If the bill represents a full return to the 2015 rules, it would ban internet providers from blocking or slowing legal content, including through roundabout means like "fast lanes" where customers pay for better performance. The post-repeal FCC allows these restrictions so long as ISPs disclose what they're doing.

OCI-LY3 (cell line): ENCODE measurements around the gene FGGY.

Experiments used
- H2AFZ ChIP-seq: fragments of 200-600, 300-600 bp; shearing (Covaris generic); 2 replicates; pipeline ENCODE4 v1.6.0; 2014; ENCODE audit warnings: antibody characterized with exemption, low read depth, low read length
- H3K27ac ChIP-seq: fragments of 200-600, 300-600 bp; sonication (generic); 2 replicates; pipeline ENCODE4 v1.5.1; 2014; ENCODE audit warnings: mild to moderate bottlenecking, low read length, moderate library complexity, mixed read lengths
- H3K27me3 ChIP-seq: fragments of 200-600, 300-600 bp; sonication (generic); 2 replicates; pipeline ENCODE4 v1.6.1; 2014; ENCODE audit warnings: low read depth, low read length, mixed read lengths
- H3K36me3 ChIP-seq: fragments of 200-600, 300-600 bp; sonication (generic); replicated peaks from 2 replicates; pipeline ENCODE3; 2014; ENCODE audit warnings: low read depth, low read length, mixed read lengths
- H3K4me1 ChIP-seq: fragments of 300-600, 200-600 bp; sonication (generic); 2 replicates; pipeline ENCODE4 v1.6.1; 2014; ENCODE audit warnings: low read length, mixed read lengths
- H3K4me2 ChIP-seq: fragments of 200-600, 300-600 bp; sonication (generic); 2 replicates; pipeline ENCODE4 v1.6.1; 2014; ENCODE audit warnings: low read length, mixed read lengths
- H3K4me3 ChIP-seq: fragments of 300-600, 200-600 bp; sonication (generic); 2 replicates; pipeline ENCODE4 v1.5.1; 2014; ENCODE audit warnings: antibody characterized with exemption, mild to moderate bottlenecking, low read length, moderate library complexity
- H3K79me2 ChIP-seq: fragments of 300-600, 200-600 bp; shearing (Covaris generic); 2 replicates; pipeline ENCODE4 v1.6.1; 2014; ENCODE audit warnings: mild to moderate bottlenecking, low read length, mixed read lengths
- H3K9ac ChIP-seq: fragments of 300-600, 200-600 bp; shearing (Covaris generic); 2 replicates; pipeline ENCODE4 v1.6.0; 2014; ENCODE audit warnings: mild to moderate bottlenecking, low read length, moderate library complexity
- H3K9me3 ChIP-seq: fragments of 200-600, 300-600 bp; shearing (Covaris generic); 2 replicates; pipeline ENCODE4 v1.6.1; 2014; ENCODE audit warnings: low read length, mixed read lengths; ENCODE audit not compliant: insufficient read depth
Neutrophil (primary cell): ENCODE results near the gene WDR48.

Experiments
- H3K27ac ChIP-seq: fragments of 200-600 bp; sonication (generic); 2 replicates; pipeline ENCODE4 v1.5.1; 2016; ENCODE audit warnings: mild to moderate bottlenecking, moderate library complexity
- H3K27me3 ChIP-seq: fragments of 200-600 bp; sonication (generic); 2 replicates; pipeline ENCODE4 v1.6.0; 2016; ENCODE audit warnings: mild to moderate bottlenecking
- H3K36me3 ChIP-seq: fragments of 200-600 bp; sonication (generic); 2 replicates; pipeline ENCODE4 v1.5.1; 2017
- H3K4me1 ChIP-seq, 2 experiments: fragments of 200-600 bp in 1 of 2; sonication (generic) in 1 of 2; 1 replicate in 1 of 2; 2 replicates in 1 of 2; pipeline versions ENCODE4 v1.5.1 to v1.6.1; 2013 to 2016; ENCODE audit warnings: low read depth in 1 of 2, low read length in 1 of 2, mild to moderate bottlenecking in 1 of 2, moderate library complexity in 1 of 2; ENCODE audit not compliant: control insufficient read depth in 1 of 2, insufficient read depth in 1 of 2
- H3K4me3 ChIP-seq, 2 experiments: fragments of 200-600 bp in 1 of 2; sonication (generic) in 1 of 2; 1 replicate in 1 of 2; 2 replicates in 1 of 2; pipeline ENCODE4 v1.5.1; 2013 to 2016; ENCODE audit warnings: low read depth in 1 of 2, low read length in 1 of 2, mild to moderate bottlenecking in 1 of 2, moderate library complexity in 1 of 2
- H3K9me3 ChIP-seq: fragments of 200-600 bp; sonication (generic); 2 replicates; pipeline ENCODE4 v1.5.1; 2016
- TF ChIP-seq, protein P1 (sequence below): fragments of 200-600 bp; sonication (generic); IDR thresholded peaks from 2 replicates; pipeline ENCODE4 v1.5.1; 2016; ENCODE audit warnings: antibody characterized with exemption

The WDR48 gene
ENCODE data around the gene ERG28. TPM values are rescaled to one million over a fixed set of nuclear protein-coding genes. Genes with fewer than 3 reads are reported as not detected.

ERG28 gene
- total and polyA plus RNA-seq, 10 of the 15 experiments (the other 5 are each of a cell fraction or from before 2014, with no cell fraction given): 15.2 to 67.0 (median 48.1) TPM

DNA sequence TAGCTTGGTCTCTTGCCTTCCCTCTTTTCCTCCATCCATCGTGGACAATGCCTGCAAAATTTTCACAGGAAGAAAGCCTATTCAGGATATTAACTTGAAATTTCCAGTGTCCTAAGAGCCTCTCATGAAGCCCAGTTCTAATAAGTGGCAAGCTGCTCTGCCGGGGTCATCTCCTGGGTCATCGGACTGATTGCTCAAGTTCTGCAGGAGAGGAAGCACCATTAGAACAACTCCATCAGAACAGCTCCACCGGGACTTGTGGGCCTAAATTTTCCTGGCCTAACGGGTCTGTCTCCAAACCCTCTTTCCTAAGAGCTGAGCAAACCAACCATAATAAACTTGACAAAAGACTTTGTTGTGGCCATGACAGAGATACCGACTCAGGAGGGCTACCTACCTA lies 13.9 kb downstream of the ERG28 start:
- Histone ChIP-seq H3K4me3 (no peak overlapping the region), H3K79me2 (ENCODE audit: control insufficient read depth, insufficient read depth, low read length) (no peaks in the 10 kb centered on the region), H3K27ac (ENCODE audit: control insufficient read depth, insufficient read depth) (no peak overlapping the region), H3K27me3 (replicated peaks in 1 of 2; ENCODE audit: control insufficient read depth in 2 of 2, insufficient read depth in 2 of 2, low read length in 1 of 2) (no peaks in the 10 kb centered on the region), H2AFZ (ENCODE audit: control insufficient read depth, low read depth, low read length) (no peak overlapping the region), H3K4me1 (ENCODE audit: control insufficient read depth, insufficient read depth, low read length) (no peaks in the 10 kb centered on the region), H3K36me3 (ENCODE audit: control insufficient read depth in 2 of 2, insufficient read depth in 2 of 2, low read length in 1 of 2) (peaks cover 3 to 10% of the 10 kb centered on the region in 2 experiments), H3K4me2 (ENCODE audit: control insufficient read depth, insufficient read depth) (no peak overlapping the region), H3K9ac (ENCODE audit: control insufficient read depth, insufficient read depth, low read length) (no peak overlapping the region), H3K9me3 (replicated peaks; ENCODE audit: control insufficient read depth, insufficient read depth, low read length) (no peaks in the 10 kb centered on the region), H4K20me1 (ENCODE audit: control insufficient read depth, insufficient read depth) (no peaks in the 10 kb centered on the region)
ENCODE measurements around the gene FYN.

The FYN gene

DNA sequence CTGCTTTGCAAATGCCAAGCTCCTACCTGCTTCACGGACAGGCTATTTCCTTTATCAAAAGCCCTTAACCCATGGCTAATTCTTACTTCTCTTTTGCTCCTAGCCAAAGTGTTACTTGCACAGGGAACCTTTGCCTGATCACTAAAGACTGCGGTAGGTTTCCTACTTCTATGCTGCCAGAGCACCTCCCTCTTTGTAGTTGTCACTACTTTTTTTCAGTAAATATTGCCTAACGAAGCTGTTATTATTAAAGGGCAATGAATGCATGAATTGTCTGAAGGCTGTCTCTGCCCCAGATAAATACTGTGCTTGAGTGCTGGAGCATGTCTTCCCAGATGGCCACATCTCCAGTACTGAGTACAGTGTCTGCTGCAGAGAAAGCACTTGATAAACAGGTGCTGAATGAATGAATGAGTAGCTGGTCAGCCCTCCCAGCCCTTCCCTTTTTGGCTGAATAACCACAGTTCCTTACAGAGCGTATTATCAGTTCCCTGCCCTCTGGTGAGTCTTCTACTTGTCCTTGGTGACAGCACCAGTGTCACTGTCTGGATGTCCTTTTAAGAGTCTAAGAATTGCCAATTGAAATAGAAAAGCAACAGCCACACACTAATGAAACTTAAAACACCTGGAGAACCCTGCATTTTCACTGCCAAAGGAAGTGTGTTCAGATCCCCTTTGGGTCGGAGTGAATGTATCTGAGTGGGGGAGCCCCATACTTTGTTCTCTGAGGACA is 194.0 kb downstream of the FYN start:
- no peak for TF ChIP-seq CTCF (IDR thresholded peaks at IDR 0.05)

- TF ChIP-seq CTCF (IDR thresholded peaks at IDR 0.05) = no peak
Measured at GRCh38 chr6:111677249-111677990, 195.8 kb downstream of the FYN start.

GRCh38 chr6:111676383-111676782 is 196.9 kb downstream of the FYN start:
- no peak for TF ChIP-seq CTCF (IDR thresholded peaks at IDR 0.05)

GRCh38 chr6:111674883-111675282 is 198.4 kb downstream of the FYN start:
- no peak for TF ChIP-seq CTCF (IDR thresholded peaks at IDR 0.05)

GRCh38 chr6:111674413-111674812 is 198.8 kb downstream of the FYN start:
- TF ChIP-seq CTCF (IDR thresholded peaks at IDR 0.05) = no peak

The measure faces stiff odds. While the Senate voted for a net neutrality bill in 2018, there's no guarantee it will do the same for its equivalent of the Save the Internet Act. Moreover, that bill only passed by a narrow margin. Unless it received enough votes to override the presidential veto, there's a real chance President Trump would reject the Act. The House move may be more of a symbolic gesture in the current political climate than a realistic attempt at restoring net neutrality.